a. Divide whole image into multiple 256×256 images

b. Get histogram and segment by threshold

c. Slightly close openings in cells using *Closing operation* with a structure element of a circle of radius 1.

d. Clean image from isolated points and larger blobs (connected cells) using *Opening operation *with a structure element of a circle of radius 9

e. Use *SearchBlobs()* function to group blobs

f. Get area off all blobs from for all images and check histogram.

g. Calculate average size and standard deviation.

The following figures shows the results after doing the methods above. Left image is original image, center image is its histogram, and right image is the segmentation.

Although the cleaning of other artifacts (isolated pixels and holes in circles) was successful, there were many cells were the shape was distorted upon morphological operation.

Before calculating the mean and standard deviation, it is better to check first the histogram. Below (first image) shows the histogram for all the areas of the blobs. We observe some values greater than an area of 1000 pixels. Using this histogram to calculate the mean would be okay but not for the standard deviation since it would try to include the contribution of the larger blobs.

So we try to remove from the list all values with area > 1000. This threshold is more or less appropriate upon checking the peak (around 500) since more than twice the peak value means a blob of composed of multiple connected cells.

Upon applying the threshold, we get a better histogram shown below. We can now calculate its mean and standard deviation. The best estimate for the size of the normal cell is *s=470 +/- 147* pixels.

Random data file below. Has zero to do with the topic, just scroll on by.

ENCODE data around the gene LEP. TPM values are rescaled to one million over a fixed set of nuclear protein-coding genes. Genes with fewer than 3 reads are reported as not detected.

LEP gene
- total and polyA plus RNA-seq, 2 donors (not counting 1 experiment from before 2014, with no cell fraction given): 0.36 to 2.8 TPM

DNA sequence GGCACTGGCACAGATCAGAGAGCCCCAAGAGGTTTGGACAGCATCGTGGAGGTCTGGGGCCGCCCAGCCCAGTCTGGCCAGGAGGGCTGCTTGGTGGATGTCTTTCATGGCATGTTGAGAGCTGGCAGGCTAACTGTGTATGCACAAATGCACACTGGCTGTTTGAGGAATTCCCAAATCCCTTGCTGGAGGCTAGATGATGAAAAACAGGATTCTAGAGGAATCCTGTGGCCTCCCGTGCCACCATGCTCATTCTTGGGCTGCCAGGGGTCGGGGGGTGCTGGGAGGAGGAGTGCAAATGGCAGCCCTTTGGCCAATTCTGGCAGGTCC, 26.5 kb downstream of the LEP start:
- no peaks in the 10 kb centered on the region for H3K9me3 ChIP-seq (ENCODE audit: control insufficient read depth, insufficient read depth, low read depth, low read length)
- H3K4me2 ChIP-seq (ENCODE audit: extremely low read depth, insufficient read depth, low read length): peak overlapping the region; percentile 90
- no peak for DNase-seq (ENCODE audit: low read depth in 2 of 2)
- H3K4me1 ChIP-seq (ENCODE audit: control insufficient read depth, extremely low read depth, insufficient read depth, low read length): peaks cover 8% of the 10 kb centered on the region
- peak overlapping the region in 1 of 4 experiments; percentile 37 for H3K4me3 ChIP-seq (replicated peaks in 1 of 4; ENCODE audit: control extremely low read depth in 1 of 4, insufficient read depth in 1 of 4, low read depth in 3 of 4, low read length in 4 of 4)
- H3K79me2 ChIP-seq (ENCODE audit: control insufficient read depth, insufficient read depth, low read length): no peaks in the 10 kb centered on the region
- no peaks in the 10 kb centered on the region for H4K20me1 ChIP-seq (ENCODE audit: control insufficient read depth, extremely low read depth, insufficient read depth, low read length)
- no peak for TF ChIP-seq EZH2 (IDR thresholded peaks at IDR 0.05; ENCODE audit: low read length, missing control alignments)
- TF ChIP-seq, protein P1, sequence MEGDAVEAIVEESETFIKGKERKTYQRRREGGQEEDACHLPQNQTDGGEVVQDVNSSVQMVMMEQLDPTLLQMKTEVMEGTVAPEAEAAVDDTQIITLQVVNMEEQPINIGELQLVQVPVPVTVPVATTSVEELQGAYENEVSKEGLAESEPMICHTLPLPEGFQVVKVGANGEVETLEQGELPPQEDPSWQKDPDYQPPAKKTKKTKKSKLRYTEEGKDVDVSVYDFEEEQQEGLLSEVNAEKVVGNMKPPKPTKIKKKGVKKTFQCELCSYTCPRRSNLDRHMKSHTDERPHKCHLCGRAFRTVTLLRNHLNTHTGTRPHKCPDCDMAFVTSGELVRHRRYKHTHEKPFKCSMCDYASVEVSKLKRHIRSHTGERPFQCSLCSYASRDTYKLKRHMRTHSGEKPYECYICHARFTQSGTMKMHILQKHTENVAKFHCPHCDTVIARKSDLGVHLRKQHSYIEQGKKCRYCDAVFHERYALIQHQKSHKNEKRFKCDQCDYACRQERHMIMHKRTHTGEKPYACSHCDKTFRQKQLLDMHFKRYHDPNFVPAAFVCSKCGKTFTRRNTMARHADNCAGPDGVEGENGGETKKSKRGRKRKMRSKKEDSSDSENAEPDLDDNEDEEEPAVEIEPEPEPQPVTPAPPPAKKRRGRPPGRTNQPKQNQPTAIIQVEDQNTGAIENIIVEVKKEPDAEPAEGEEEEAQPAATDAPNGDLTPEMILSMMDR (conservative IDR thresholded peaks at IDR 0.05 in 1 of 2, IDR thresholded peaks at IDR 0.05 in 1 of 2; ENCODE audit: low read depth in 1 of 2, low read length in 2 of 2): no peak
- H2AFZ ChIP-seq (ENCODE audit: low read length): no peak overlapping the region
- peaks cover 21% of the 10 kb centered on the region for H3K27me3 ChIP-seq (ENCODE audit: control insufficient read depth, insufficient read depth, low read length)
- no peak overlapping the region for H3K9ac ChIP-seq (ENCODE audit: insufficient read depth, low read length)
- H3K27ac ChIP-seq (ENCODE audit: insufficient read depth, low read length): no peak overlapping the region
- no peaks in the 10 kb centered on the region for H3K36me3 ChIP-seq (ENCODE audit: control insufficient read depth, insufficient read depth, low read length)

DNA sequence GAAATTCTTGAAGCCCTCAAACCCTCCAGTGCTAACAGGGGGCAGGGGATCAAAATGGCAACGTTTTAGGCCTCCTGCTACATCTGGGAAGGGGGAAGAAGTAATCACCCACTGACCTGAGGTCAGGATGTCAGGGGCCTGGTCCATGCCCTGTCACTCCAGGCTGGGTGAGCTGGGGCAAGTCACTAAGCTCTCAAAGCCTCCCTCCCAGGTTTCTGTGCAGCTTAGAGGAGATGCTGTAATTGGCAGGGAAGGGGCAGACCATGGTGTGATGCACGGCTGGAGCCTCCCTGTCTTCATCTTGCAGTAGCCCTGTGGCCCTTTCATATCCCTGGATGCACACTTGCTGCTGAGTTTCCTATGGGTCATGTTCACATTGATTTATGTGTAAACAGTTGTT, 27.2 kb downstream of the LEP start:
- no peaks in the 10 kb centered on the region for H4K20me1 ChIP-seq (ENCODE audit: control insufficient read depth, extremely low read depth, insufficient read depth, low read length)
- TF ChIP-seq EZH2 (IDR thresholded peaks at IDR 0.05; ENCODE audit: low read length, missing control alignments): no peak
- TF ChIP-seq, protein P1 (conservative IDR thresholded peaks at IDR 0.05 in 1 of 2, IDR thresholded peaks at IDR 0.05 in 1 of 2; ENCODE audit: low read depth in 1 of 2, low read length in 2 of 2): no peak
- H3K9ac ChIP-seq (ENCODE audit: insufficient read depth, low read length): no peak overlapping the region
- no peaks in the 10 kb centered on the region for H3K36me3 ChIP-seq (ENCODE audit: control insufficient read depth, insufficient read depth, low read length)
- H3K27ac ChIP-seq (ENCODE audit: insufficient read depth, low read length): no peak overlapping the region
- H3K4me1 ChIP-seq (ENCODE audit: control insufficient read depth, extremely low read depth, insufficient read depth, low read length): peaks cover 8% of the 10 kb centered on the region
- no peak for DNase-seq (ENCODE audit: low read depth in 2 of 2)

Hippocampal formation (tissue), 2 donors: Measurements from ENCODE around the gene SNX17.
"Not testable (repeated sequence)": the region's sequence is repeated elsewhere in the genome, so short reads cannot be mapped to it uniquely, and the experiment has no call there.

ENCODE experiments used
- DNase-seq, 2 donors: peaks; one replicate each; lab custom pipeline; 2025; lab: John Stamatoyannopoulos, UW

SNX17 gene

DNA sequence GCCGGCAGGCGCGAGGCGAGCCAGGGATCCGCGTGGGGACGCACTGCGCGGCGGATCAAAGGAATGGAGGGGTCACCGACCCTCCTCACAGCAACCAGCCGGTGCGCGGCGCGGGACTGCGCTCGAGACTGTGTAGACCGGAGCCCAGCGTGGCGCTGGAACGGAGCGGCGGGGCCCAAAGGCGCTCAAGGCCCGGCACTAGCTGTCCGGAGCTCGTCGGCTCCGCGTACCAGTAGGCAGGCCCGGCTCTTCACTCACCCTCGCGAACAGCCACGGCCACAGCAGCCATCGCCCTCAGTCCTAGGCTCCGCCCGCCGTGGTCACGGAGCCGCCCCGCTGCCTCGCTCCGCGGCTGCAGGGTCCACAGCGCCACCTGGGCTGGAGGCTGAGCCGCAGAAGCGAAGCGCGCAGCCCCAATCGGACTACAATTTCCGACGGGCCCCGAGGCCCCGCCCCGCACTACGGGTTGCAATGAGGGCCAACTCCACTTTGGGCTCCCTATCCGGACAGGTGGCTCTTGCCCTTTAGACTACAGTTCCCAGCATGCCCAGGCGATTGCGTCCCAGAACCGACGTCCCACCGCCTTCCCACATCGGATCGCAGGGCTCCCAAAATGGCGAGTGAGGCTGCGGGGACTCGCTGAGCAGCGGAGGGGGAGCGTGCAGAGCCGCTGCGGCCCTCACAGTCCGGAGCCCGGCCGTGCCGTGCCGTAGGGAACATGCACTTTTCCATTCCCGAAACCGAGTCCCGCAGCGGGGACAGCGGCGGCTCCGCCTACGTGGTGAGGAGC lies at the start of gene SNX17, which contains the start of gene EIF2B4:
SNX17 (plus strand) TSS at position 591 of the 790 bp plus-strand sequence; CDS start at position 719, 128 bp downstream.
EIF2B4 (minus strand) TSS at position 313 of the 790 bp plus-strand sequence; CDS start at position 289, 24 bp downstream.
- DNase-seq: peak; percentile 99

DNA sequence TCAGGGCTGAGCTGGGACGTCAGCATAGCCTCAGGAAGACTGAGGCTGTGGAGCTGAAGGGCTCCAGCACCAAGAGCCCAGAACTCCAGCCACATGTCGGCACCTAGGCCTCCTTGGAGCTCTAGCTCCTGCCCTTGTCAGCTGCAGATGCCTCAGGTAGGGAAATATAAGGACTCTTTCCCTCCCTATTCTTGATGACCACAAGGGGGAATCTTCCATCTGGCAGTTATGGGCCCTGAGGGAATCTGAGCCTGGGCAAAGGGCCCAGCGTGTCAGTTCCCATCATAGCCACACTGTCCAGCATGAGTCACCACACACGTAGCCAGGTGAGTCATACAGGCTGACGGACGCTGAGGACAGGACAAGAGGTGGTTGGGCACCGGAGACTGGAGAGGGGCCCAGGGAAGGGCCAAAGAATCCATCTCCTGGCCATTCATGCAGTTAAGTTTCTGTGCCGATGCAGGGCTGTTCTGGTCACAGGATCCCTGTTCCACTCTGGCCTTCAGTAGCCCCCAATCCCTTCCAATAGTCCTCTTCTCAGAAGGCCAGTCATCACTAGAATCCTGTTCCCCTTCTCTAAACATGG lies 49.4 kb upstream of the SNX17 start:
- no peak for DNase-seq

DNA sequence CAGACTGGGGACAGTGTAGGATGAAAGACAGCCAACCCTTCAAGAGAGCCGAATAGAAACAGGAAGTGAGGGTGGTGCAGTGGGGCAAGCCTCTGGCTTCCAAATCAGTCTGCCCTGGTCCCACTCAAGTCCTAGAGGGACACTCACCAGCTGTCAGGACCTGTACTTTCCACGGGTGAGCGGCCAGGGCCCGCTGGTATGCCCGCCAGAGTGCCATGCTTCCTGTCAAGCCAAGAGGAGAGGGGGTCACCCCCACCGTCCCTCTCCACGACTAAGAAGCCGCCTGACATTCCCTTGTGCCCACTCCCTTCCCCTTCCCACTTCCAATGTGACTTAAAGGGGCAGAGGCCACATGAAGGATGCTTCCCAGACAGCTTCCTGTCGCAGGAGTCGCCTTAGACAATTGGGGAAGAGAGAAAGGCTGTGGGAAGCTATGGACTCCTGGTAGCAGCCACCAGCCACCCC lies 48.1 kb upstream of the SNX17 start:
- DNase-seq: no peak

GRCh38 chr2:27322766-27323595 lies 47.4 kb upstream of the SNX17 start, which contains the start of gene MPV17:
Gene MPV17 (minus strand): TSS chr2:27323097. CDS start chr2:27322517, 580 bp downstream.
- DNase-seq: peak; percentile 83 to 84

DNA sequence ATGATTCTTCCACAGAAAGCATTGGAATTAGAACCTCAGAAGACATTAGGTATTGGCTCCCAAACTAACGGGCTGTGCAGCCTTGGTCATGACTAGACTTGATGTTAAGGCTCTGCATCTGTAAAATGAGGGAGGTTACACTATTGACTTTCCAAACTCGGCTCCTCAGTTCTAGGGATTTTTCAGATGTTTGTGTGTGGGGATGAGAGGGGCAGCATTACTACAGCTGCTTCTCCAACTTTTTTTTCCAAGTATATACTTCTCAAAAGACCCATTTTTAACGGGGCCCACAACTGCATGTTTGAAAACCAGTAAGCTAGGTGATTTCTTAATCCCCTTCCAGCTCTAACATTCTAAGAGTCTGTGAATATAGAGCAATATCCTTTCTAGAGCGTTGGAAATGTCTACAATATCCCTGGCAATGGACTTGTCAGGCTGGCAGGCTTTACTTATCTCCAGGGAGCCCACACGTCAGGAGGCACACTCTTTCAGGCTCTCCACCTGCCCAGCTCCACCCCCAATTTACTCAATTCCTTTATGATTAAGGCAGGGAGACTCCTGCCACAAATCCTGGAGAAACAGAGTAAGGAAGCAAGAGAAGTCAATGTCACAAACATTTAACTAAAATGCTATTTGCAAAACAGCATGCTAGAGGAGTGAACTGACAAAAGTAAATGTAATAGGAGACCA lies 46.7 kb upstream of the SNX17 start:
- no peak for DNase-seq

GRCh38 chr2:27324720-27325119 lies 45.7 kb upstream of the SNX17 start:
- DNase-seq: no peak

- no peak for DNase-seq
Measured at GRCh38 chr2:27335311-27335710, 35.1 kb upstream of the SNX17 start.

**Differentiate Normal cells from Cancer cells
**

Using the *cells with cancer* image shown above, we try to segment the cancer cells using our knowledge in morphological transformations. Below shows the original gray scale image. Its histogram was taken and segment it using the threshold of TH=210.

Upon a closer inspection of the segmented image, we observe overlapping cells which can be problematic later on when we try to use the opening operation. These link on overlapping cells can be thinned using erosion. Below shows the results when erosion was applied to the segmented image with a structuring element of a circle with diameter of 3 pixels. Click on the images for a closer look on the effect.

We can now use the opening operation to segment blobs that more or less take shape of a normal cell. This means that other blobs that are composed of multiple cells or are eroded are removed. Below is the results of the opening operation using a structuring element of a circle of radius 12.

We can now use the best estimate size to select the cancer cells from the normal cells. This can be achieved using the function *FilterBySize()*. It selects the blobs based on an input size. The input size used was *470 + 147 = 617 pixels.* The result is shown below.

The method shows to be successful in segmenting the cancer cells.